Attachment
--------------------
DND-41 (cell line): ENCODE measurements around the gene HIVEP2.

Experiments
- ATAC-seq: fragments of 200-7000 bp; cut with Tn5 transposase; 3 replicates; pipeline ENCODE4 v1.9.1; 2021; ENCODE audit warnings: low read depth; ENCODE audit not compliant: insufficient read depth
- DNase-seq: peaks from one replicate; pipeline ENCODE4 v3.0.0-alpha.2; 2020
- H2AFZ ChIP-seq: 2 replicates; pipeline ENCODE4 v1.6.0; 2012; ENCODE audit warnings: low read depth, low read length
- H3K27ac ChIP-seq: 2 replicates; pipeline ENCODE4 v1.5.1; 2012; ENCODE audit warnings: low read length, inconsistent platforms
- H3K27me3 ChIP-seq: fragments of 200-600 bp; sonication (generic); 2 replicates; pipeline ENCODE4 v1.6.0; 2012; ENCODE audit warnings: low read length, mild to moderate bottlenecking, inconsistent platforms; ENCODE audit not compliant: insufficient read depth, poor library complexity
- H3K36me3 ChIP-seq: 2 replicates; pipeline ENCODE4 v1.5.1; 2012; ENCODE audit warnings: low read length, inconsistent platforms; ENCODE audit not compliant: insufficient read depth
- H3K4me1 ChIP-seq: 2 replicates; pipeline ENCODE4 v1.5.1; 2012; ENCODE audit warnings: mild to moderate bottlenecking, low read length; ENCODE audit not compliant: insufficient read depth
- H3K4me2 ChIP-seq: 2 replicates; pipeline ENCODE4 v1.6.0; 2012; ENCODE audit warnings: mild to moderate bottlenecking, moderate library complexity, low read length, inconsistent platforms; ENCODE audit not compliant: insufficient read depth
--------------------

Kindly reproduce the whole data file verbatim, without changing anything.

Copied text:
DND-41 (cell line): ENCODE measurements around the gene HIVEP2.

Experiments
- ATAC-seq: fragments of 200-7000 bp; cut with Tn5 transposase; 3 replicates; pipeline ENCODE4 v1.9.1; 2021; ENCODE audit warnings: low read depth; ENCODE audit not compliant: insufficient read depth
- DNase-seq: peaks from one replicate; pipeline ENCODE4 v3.0.0-alpha.2; 2020
- H2AFZ ChIP-seq: 2 replicates; pipeline ENCODE4 v1.6.0; 2012; ENCODE audit warnings: low read depth, low read length
- H3K27ac ChIP-seq: 2 replicates; pipeline ENCODE4 v1.5.1; 2012; ENCODE audit warnings: low read length, inconsistent platforms
- H3K27me3 ChIP-seq: fragments of 200-600 bp; sonication (generic); 2 replicates; pipeline ENCODE4 v1.6.0; 2012; ENCODE audit warnings: low read length, mild to moderate bottlenecking, inconsistent platforms; ENCODE audit not compliant: insufficient read depth, poor library complexity
- H3K36me3 ChIP-seq: 2 replicates; pipeline ENCODE4 v1.5.1; 2012; ENCODE audit warnings: low read length, inconsistent platforms; ENCODE audit not compliant: insufficient read depth
- H3K4me1 ChIP-seq: 2 replicates; pipeline ENCODE4 v1.5.1; 2012; ENCODE audit warnings: mild to moderate bottlenecking, low read length; ENCODE audit not compliant: insufficient read depth
- H3K4me2 ChIP-seq: 2 replicates; pipeline ENCODE4 v1.6.0; 2012; ENCODE audit warnings: mild to moderate bottlenecking, moderate library complexity, low read length, inconsistent platforms; ENCODE audit not compliant: insufficient read depth